Brazil and the Amazon Forest

The Amazon rainforest is the world's largest intact forest. It is home to more than 24 million people in Brazil alone, including hundreds of thousands of Indigenous Peoples belonging to 180 different groups.

There’s a reason the Amazon was the place that inspired scientists to coin the term “biodiversity.” The region is home to 10 percent of all plant and animal species known on Earth. There are approximately 40,000 species of plants and more than 400 mammals, with almost 1,300 different varieties of birds and an insect population in the millions.

In addition to its unparalleled diversity of life, the Amazon plays an essential role in helping to control the planet’s climate. The Amazon Basin stores approximately 100 billion metric tons of carbon — that’s more than ten times the annual global emissions from fossil fuels.

While it covers 2.6 million square miles across nine countries — Brazil, Bolivia, Peru, Colombia, Ecuador, Venezuela, Guyana, Suriname, and French Guiana — about 60 percent of the Amazon Basin is in Brazil, where Greenpeace has focused its efforts.

In the last 40 years, the Brazilian Amazon has lost more than 18 percent of its rainforest — an area about the size of California — to illegal logging, soy agriculture, and cattle ranching. Despite the creation of protected areas in recent decades, most of the remaining forest is under threat. Deforestation has spiked under President Jair Bolsonaro’s anti-environmental agenda, threatening biodiversity, the lives of Indigenous Peoples and traditional communities and the global climate.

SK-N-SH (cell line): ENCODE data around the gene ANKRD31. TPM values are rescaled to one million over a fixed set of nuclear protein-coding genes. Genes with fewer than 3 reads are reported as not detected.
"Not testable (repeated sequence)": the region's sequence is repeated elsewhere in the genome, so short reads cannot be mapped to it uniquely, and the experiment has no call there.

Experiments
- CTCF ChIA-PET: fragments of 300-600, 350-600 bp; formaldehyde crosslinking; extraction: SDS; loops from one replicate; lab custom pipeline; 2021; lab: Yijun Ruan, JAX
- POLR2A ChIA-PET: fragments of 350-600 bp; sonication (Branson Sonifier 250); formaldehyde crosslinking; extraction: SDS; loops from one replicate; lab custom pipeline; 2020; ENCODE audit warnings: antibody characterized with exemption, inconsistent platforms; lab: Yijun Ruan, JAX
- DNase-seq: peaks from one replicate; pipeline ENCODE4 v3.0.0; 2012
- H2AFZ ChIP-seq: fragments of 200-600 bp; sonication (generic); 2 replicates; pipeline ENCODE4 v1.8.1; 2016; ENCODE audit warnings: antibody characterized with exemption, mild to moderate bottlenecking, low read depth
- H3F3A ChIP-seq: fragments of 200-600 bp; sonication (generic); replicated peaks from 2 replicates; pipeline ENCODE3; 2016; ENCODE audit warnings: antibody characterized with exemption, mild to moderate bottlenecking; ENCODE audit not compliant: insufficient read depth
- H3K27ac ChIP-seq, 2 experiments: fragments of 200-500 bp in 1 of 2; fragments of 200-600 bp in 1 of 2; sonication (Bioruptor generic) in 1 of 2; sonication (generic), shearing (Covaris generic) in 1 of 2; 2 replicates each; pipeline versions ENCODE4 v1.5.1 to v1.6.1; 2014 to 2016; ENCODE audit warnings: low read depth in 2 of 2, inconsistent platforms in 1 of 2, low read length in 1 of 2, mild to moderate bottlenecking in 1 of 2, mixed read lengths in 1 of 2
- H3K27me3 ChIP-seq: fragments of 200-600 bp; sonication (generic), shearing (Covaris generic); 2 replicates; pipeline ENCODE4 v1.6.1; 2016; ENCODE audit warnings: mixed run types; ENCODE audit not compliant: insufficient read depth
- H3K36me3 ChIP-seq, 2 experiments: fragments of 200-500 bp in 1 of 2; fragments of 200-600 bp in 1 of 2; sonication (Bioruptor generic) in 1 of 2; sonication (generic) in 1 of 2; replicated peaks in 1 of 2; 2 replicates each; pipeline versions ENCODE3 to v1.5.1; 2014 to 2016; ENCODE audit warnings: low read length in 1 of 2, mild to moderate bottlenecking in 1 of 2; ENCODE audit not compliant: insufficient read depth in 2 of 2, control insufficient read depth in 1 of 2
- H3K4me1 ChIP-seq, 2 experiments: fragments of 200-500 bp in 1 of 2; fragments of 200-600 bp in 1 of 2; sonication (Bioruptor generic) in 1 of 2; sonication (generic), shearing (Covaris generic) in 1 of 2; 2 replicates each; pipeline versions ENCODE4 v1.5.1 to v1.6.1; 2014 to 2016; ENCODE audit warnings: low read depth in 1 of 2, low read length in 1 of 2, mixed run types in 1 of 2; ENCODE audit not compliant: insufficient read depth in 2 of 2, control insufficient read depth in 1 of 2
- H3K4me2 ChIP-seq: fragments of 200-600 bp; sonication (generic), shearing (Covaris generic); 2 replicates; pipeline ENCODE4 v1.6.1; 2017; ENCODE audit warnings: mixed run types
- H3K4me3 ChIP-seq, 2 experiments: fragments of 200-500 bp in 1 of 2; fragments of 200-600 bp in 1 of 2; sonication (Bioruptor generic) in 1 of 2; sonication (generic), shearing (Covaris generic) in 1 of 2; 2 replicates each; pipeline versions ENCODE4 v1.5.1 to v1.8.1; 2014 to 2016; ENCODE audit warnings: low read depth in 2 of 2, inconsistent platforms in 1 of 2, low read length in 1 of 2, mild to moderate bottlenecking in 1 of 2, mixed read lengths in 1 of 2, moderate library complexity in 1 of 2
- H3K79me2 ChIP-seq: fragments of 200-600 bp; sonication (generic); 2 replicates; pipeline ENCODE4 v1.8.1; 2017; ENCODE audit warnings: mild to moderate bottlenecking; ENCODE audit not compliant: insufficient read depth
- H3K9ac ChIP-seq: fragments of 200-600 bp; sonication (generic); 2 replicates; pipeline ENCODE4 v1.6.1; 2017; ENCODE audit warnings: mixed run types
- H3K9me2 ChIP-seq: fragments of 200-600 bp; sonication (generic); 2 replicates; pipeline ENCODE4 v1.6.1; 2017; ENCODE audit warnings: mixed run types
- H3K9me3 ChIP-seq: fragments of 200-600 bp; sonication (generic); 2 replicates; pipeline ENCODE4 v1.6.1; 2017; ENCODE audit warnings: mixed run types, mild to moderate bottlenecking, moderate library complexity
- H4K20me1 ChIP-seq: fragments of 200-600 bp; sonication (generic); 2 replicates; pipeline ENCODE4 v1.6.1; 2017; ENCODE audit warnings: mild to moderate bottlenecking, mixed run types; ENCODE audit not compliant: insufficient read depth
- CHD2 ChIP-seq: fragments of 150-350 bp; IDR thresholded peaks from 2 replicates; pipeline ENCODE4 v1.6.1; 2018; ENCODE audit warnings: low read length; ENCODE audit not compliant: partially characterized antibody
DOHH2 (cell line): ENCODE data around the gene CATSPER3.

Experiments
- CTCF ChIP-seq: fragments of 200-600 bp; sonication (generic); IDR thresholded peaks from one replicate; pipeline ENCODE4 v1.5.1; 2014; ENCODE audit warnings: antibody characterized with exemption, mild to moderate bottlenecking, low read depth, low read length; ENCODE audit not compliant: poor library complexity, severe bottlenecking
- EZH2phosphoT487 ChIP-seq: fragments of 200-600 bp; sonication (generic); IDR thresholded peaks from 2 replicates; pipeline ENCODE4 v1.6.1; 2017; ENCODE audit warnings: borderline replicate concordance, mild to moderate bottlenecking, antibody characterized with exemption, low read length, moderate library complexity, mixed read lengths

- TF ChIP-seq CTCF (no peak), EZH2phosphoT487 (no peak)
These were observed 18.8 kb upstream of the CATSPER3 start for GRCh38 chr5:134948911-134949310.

Around the world, people like you have stepped up to achieve policy reform, additional protected areas, and commitments from corporations that have slowed the rate of deforestation. Still, forest areas the size of entire cities are burned in the Brazilian Amazon every year to make way for cattle ranching and soy plantations. This has resulted in record-breaking level fires that are catastrophic for the climate and for Indigenous Peoples’ that rely on these forests. 

Together with Greenpeace Brazil, the work in the Amazon investigates the on-the-ground impact global supply chains have in these regions to highlight the threats and pressure governments to act on it. The work in the Amazon has included the award-winning Amazon Soy Moratorium, groundbreaking research on the International Market’s role in cattle-driven deforestation in the Amazon, and in defending critical forest areas from problematic infrastructure expansion.

Greenpeace International Amazon campaign includes adjacent biomes; the Cerrado Savanna Grasslands in Brazil, the Gran Chaco forests in Argentina, Bolivia, and Paraguay. While lesser-known internationally, these forests are critical in the fight against climate change and are under serious threat from the same drivers that impact the Amazon.

In July 2006, a historic agreement was signed to protect the Amazon rainforest. Former antagonists from the soya industry, NGOs and corporate sector reconciled their difference and agreed on the Soya Moratorium.